Gather round everyone for a tale of woe.
So I loaned one of my many USB keys to Fiona to backup some of our photos to print at a BigW, Mt Gravatt to be precise. I had cleared everything off and handed it over to her to copy over the photos. We tried it in a local BigW (Mt Ommaney) on Saturday but couldn't find a station that worked properly, we managed to get a few photos printed, but Fiona kept the key to see if she could get them printed elsewhere.
Off she trotted to Mt Gravatt BigW on Monday after she dropped the kids at kindy, she printed out the photos and thought nothing of it. Wednesday night I decided I should move my files back, I plugged the USB key in and noticed among the photos a hiden autorun.inf... Not usual for me to have leave that there, a quick read of it in text editor let me see it was trying to run RECYCLER\S-1-5-21-1482476501-1644491937-682003330-1013\driver.exe scanning the file with clamwin let me know it was Trojan.Poison-36 (it goes by other names, trojan.killav is Symantecs name) a nasty little phone home trojan that was only discovered recently (9/06/10), that uses the usual trick of infecting attached drives with the autorun.inf trick. It also then goes on to try and kill av programs and then once that is done download other malware, see here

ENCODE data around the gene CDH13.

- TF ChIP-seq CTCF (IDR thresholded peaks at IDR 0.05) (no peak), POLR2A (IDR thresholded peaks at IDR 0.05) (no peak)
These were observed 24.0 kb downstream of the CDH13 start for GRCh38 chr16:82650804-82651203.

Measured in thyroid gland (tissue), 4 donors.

I was safe due to my self inflicted draconian software restriction policy, and Fiona who had plugged it in to her laptop was safe due to it being an exe and her running Linux.
So I notified BigW back on the 30th, I think for something so little, I have given them reasonable disclosure. It is something they could have designed against, by using a software restriction policy, or simply making the USB devices read only via policy, or hey you know Antivirus that at least occasionally gets updated...
I was and still am tempted to put my own little exe and autorun on a key to see if the kiosks are still vulnerable, but Fiona has advised against it, my little voice of reason.
My problem with this issue, is that there seems to be little design that has gone into a system that thousands of people probably use a week, and little concern for users of these systems, how many people are going to get home and infect their systems, how many are going to not realise it was due to the dodgy kiosk they used and then blame the internert, Microsoft, or their kids. I am not a big fan of misplaced blame.
Not really much news here, viruses are a part of life. But with most modern USB keys no longer having the nice little feature of a read only switch, there is little you can do to protect yourself. You could try having an autorun.inf on your key that is marked read only, that may work unless the virus knows how to overwrite it.